Essay Gold

Wednesday, March 07, 2012

I just won an essay contest where the prize was a manuscript critique from a literary agent!

Now, I know that sounds a little like bragging, but hold on, because I’m bringing up this essay for a very good reason (besides the bragging bit). To wit: essays can be a good source of winnings, whether the winnings are writing-related perks or cold, hard cash. All you need to do is learn how to write an essay well. Easy-peasy, right?

Not exactly. But I’ll share with you a couple of my essay-writing tricks of the trade and see if that makes it just a tad easier-peasier.

First, I always read a handful of essays in my targeted market (or past winners’ essays if it’s a contest). That gives me a feel for the editors’ style or the judges’ likes. I don’t drastically change my style, but I may adjust my tone for a better fit.

Next, I take a look at the theme or the topic and consider what I really want to say. Because if I just start writing about a topic, I may begin with a fine idea which takes me to another fine idea and look! There’s another wonderful idea I want to add. Which is swell and all, except that one can easily get carried away with those ramblings, and before one knows it, one is writing like…well, like this.

Which is not very swell at all. That’s why I have a note card above my desk with these words: WHAT do you want to say?

I wish I could remember where I got that little nougat of advice. I owe that writer a bundle. Because I’ve never written an essay where I didn’t stop and look up at that card and think, “Hmmm…am I saying what I want to say?”

It’s a simple concept that gets simpler with practice. Ask yourself if you’re supporting your main idea(s). Do you wind up making the point(s) you started with or have you wandered willy-nilly and made a completely different point—or ten points?

Take this post. I wanted to make the point that essay-writing can be a profitable opportunity for you, if you follow a couple easy-peasy tips to increase your odds of success. And honestly, I think I nailed it.

(Find out more about Cathy's writing world here.)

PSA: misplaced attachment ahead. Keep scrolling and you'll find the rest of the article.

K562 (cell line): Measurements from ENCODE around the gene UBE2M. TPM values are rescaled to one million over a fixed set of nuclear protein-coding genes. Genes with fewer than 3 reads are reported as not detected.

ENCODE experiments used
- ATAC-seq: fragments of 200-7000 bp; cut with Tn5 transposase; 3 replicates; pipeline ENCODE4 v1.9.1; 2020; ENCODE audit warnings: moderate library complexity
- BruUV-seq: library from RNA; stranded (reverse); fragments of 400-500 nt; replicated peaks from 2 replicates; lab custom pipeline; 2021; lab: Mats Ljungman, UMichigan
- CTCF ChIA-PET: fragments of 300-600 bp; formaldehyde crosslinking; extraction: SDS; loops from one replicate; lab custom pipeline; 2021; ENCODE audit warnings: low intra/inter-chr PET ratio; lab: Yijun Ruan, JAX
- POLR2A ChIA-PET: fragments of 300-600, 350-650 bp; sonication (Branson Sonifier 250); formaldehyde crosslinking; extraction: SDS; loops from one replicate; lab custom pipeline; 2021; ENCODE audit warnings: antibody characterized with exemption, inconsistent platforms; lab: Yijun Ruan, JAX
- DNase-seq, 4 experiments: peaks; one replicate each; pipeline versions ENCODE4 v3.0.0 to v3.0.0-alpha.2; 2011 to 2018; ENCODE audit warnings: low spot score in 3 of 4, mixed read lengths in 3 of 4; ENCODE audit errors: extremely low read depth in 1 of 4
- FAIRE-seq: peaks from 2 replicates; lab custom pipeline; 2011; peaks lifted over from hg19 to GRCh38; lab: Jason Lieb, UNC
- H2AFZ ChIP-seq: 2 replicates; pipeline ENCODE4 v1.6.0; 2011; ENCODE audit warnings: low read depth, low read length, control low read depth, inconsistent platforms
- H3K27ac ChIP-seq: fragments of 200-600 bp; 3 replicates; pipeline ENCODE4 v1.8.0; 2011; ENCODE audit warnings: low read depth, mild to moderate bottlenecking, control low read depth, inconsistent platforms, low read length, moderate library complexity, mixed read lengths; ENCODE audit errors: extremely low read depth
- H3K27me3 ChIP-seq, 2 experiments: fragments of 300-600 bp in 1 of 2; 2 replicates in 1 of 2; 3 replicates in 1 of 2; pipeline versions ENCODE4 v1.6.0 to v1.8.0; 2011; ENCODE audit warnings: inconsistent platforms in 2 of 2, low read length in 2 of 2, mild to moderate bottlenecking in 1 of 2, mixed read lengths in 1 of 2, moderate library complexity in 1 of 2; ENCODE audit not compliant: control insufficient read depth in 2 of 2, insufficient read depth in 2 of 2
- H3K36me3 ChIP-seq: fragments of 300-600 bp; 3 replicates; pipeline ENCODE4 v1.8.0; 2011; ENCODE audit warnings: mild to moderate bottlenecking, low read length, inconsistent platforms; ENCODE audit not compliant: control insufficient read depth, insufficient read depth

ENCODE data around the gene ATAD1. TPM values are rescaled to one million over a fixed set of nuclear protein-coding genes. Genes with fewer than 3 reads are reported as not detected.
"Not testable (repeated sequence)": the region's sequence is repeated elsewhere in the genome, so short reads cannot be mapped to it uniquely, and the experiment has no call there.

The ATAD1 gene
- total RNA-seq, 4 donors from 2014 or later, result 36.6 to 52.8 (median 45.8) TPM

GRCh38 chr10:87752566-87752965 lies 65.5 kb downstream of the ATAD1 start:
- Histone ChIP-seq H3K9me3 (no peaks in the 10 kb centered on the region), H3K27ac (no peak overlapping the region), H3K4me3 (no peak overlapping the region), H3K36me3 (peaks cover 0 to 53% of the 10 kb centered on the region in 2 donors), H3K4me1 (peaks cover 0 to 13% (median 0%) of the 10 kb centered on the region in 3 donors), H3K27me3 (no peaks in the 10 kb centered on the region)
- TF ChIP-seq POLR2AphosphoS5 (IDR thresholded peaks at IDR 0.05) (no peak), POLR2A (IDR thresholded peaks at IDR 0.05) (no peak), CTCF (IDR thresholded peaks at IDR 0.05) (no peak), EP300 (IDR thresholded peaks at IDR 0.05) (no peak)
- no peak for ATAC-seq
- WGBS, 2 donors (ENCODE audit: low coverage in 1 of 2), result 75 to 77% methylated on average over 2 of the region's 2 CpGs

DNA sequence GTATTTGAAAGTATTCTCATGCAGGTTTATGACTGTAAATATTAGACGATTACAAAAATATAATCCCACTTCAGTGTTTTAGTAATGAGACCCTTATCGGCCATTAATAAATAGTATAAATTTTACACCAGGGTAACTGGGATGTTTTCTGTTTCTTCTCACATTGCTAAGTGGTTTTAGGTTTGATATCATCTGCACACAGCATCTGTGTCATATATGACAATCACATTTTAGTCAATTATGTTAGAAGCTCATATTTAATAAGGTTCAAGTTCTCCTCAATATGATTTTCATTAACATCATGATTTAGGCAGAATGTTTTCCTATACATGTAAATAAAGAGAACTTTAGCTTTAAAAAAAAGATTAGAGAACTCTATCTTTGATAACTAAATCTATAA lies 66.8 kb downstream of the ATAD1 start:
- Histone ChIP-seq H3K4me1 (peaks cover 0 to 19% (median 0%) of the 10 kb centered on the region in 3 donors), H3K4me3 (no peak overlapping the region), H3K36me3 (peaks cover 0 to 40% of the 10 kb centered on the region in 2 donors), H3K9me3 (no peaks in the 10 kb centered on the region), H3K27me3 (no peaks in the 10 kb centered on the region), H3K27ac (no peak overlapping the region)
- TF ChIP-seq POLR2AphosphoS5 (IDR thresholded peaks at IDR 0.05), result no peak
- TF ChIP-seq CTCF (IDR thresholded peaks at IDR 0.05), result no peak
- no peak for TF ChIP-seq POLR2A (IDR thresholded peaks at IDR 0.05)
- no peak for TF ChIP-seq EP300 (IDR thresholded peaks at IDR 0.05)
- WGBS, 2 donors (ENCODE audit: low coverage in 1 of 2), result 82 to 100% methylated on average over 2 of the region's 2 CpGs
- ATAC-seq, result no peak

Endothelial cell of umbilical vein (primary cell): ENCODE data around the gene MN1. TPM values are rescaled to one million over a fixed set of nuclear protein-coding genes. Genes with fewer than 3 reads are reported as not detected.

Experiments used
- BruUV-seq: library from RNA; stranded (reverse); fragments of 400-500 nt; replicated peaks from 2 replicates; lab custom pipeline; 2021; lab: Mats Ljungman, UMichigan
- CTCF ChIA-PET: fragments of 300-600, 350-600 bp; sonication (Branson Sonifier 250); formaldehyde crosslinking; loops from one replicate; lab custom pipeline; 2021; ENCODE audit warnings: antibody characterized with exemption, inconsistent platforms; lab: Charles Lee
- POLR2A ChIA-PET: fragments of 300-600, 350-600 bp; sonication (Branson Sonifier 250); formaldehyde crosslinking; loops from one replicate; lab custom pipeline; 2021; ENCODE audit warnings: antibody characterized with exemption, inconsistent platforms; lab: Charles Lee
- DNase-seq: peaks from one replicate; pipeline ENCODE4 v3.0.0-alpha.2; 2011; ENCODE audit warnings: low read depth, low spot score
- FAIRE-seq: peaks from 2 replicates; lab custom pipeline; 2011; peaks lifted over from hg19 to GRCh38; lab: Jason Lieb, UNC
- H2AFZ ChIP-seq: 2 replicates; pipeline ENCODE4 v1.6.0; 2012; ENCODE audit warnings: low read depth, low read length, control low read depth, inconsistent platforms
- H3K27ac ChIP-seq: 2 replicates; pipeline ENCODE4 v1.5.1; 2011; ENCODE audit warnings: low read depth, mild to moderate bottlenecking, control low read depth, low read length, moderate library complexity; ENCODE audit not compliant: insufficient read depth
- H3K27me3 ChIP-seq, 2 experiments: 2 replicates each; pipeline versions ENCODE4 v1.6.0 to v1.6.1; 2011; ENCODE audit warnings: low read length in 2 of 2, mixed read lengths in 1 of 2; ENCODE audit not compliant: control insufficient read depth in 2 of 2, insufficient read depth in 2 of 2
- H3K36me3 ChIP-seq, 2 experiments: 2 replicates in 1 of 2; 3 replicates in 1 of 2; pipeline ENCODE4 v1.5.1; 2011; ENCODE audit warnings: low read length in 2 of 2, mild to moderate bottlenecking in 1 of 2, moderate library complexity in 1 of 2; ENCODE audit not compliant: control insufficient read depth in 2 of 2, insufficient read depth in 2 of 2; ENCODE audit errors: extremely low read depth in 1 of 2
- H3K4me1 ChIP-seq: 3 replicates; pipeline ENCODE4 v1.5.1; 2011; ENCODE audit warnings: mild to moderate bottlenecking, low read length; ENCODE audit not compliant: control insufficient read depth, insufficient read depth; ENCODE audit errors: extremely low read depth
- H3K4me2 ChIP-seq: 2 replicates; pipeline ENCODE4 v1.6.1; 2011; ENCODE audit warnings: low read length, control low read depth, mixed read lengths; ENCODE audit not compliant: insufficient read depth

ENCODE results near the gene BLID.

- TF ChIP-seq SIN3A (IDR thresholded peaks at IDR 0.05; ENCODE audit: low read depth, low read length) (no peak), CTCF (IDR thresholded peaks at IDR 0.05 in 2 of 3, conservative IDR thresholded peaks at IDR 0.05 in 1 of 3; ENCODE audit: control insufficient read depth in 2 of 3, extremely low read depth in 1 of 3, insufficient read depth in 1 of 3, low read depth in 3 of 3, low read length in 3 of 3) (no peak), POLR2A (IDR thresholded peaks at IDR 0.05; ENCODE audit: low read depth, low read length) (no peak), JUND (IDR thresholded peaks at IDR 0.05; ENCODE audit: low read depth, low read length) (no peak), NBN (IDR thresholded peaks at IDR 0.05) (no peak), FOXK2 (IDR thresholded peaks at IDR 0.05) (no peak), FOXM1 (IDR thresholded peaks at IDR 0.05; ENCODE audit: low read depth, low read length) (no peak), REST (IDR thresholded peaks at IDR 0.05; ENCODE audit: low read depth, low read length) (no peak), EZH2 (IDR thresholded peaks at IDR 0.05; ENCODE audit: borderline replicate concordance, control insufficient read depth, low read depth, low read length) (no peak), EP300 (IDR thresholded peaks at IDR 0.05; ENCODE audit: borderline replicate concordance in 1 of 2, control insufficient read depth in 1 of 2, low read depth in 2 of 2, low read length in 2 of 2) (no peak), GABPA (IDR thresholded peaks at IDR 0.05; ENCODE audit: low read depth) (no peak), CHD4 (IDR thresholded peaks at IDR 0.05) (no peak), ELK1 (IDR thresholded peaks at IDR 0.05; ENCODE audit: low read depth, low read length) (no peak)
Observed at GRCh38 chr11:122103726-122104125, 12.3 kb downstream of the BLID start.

Madeline Mora-Summonte said...

Good essay, Cathy! I think the "what are you trying to say" idea is a great one for all kinds of writing, even fiction. I do that with flash - it helps when trimming the word count. :)

Unknown said...

Congrats, Cathy!
I like writing essays, too. A great way to express oneself and to share an experience or reflection. Way to go!

Cathy C. Hall said...

Thanks, y'all! And yes, Madeline, I use it for fiction as well. I look at each chapter of a novel and check that I've moved the story along and said what I wanted to say to get the story moving!

BECKY said...

Oh,Cathy C....Before I stopped here, I read your winning essay and it was scathingly brilliant. Seriously, I still have the goose-bumps that sprung up the minute I began to read it. Congrats! The prize couldn't go to a nicer gal!

sally said...

This is so hard for me--focusing instead of rambling. Nice reminder. And lovely winning essay. I'm glad I found the link on your blog.

Donna Volkenannt said...
This comment has been removed by the author.
Donna Volkenannt said...

Hi Cathy,
Here's what I want to say: Your winning essay and your essay here are perfect.
I wrote a similar comment earlier but had a typo--I'm so imperfect.
Donna V.

Cathy C. Hall said...

Aw, thanks, y'all. And Donna, I strive to channel my inner Mary Poppins...practically perfect in every way. Every one of you have your own inner MP!:-)

Linda O'Connell said...

Cathy, great advice. I sometimes ramble. I have to remind myself to CUT it out!

Lynn said...

Thanks for the tips!

Janet Smart said...

Thanks for the advice, Cathy.

essay writing tips said...

Congrats Cathy!
Thanks for sharing the knowledge with us, this is gonna help students a lot.

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